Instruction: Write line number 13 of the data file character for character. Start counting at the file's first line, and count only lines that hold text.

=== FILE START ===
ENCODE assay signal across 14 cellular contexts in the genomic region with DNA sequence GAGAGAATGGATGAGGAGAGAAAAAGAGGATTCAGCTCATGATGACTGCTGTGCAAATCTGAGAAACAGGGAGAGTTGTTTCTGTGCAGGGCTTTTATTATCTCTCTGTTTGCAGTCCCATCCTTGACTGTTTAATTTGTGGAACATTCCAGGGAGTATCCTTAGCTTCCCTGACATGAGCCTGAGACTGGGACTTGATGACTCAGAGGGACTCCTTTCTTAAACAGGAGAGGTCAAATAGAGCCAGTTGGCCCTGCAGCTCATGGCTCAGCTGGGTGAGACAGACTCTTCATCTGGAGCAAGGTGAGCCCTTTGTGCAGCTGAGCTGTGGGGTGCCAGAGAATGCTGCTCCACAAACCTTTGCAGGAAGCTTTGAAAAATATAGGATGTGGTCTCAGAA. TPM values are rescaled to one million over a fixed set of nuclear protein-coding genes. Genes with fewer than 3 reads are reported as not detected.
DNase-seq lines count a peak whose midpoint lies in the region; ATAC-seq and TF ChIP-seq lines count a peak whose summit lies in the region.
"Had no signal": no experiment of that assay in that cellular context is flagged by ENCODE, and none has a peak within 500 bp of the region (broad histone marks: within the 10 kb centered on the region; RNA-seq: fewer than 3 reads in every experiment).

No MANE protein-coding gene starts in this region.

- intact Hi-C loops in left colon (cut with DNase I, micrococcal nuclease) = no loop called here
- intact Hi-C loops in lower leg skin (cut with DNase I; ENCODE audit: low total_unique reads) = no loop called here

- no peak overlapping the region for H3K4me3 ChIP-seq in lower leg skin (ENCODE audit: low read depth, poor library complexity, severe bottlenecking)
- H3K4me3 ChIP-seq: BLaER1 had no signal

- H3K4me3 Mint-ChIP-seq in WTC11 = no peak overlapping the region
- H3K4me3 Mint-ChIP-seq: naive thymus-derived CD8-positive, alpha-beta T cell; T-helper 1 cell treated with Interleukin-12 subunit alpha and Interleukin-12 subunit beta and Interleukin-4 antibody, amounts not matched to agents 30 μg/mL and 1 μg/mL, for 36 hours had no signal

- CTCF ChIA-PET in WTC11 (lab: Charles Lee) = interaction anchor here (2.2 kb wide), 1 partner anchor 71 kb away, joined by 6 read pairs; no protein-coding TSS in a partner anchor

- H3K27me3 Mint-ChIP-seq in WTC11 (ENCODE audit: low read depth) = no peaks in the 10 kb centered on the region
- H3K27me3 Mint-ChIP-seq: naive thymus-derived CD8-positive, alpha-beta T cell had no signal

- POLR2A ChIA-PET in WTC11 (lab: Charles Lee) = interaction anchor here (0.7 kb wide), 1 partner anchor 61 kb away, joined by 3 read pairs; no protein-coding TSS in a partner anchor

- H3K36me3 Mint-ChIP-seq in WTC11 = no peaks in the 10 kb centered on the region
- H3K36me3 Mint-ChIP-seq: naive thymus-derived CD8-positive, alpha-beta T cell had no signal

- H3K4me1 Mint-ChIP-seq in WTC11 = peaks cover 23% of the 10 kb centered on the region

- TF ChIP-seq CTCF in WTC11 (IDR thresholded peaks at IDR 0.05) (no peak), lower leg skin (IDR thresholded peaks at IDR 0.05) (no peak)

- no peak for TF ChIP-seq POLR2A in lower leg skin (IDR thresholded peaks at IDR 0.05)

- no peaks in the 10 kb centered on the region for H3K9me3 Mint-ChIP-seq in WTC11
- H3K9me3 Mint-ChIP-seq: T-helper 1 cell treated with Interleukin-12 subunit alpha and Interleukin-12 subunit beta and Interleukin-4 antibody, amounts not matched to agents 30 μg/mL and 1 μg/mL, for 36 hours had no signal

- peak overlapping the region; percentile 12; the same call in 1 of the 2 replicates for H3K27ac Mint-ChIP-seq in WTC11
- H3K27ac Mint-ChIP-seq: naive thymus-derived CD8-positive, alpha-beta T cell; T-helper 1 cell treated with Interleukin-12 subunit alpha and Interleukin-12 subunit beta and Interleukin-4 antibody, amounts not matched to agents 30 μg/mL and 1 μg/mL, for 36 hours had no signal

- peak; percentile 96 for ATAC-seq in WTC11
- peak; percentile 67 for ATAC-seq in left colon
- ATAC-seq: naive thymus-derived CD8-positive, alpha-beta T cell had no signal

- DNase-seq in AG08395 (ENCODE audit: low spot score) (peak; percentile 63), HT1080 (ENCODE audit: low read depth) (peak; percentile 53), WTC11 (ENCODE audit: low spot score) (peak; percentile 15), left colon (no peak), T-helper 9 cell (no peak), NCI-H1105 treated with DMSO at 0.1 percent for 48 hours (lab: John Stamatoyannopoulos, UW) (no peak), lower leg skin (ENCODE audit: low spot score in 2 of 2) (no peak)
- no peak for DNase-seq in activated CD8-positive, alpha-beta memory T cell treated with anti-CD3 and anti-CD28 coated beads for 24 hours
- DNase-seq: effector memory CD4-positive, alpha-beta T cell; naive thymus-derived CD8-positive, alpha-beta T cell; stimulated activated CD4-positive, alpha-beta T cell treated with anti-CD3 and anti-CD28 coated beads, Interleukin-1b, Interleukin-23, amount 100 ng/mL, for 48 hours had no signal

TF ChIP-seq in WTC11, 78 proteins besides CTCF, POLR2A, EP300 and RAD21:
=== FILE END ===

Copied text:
- H3K27me3 Mint-ChIP-seq: naive thymus-derived CD8-positive, alpha-beta T cell had no signal